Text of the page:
Obligatory scenes are the key events, decisions, and discoveries that move the protagonist along on his or her journey. These key scenes will evoke emotional reactions in the reader—and, when coupled with your genre’s conventions—will give the reader the experience they’re looking for.
As I go through these key scenes, I want you to consider WHY these moments would need to be in a status novel—or what purpose they serve in the overall narrative. You’ll probably notice that each of these key scenes has a really specific reason WHY it needs to be there—and because of that, you can use these key scenes (plus the conventions of the status genre) to help you craft an outline or the first draft of a story that works.
What are the Key Scenes in a Status story?
#1. The protagonist becomes aware of an opportunity to rise in social or economic position.
The global inciting incident of a status story is when the protagonist becomes aware of an opportunity to rise in social or economic position. So, they already have an inner desire to rise in position, but now they see a real chance to do so.
In The Devil Wears Prada, Andrea gets an interview with Elias Clark and meets Miranda Priestly, who runs Runway Magazine. Andrea believes this is her “in” with the publishing world. If she can survive one year at this magazine, she will be off to a more serious and substantial role in the publishing world.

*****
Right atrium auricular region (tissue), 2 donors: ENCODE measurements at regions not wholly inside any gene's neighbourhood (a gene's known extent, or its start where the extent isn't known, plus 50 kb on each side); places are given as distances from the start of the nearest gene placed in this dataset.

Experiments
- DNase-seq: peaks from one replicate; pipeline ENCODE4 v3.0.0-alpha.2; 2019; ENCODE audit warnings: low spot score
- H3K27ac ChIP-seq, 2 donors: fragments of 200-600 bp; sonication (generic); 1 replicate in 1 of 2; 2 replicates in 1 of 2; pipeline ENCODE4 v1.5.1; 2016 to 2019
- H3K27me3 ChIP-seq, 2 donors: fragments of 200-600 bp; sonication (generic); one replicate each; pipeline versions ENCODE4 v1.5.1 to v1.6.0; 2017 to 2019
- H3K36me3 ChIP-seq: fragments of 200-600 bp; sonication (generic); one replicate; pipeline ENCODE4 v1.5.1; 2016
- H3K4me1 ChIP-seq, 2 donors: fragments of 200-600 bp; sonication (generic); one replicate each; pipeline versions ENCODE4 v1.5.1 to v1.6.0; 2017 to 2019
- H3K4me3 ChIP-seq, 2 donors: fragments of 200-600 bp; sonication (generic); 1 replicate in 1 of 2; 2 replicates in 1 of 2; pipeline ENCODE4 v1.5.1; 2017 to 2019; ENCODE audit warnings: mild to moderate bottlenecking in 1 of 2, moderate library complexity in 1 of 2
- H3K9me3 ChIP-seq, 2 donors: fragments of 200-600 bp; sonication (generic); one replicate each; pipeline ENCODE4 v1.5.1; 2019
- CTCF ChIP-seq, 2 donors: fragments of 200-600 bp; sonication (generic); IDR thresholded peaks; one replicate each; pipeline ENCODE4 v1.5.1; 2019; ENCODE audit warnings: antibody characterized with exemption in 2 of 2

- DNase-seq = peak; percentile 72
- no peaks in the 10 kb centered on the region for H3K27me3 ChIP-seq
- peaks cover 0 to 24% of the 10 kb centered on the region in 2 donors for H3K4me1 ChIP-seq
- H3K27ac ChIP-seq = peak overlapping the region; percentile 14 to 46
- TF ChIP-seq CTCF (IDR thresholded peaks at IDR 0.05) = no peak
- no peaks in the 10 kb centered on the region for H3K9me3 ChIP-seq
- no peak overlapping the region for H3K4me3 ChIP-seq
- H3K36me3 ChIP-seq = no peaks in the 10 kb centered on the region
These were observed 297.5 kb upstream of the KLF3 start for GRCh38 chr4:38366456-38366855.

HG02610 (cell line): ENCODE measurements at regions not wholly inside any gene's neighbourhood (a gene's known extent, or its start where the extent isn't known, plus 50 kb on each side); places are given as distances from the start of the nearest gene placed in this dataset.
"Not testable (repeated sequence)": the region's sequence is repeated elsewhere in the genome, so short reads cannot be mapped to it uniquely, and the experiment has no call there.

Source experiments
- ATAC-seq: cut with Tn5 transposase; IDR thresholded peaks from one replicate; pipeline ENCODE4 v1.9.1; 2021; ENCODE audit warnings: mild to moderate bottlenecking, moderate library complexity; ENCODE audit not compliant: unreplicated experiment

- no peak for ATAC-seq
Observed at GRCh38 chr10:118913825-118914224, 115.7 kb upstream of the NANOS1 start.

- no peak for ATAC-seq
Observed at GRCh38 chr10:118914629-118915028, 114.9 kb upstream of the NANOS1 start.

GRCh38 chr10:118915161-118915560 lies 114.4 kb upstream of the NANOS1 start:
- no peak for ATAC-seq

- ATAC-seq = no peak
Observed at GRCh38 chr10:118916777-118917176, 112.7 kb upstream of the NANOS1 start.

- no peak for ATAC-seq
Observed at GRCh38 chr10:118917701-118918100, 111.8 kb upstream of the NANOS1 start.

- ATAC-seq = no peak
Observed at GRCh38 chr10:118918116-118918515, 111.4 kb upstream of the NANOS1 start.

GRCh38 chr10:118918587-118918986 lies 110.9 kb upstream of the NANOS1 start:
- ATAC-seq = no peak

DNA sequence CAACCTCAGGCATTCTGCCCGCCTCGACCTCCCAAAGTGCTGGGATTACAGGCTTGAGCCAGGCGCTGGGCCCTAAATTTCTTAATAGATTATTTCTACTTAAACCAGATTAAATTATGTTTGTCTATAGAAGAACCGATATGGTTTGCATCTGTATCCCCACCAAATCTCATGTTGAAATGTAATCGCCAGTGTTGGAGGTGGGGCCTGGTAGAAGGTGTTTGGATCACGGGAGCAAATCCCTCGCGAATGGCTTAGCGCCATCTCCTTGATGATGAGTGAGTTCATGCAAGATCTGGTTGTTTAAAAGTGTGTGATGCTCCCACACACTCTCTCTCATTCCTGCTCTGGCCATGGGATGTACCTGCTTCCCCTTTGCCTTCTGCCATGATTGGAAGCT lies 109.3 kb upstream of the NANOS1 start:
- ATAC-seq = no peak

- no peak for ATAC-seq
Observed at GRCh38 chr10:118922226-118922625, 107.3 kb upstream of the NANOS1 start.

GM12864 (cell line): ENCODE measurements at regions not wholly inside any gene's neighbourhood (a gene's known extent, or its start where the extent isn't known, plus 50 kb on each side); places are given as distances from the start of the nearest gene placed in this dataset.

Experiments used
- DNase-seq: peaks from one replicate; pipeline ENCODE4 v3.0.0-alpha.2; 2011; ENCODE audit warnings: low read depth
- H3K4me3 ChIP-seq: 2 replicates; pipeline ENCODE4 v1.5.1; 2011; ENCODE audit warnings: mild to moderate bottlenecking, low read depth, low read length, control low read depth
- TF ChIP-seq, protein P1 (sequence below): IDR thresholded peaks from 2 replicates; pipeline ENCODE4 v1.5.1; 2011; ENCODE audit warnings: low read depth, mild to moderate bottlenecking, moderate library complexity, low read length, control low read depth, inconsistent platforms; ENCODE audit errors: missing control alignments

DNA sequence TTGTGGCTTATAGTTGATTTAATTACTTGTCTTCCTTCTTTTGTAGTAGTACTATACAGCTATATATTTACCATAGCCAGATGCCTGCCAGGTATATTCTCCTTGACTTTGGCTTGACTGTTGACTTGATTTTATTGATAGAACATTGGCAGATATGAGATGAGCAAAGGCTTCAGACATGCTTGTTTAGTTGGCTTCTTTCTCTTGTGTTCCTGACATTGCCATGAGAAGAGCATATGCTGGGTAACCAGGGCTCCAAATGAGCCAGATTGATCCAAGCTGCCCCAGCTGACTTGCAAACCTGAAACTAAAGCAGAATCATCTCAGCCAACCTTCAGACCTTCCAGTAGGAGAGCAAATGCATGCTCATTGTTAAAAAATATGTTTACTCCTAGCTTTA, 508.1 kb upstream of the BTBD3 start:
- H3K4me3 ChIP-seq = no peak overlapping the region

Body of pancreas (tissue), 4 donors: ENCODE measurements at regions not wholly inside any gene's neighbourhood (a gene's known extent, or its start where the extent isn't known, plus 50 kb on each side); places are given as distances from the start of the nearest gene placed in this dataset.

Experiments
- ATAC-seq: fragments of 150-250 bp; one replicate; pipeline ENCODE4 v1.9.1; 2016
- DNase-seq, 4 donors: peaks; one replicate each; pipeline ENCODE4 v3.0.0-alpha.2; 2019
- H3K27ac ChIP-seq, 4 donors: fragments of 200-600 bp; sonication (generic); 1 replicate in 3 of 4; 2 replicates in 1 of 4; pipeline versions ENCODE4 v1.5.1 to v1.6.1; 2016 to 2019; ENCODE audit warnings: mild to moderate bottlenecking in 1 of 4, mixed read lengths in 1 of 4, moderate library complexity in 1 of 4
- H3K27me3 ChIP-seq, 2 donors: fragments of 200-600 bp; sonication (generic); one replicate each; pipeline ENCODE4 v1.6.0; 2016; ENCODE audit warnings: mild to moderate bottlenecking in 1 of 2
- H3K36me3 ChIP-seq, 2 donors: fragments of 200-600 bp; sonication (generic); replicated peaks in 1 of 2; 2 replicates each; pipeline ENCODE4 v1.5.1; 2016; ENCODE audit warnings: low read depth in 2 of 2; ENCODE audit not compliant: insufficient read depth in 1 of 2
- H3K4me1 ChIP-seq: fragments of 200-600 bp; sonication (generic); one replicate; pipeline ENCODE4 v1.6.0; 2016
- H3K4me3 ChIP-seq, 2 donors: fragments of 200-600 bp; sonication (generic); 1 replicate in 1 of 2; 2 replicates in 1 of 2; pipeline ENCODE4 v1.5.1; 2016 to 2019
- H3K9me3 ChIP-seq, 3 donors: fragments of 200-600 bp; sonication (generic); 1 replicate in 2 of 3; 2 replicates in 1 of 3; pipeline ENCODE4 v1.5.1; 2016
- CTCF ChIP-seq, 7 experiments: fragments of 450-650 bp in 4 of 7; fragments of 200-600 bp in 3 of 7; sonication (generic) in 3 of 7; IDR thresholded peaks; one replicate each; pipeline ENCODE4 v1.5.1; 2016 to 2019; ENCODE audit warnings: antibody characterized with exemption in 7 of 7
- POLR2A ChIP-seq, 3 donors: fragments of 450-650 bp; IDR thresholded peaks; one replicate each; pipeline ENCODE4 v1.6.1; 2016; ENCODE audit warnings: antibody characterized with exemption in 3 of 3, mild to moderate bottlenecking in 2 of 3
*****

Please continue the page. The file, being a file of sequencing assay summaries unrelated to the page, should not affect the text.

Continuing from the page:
#2. The protagonist commits to pursuing this new opportunity, leaving their comfort zone or current circumstances to go after it.
By the end of act one, the protagonist fully commits to pursuing this new opportunity, leaving their comfort zone or current circumstances to go after it. So, they’re committed to using this opportunity to rise in social or economic standing based on their outdated definition of success.
In The Devil Wears Prada, Andrea asks Nigel to give her a makeover so that she will fit in better with the people of Runway. Despite this, she’s still holding onto the belief that if she can stay here for a year, she will end up with quality references that will help land her a different job.
#3. The protagonist sees the true nature of the antagonist and/or learns what the antagonist wants and why.
Around the midpoint of the story, the status sees the true nature of the antagonist and/or learns what lengths the antagonist will go to in order to gain (or maintain) their position. So, usually, this understanding comes from seeing what the antagonist wants and why they want it. The protagonist might also realize that the antagonist is going after the same external goal, or is a better fit for whatever they’re pursuing, too.
In The Devil Wears Prada, when Andrea messes up with “the book” delivery, Miranda takes her revenge by asking Andrea to get unpublished copies of the most recent Harry Potter book for her twin daughters. Andrea realizes that Miranda wants her gone and that she’s basically setting her up to fail. Andrea almost gives up on her goal here.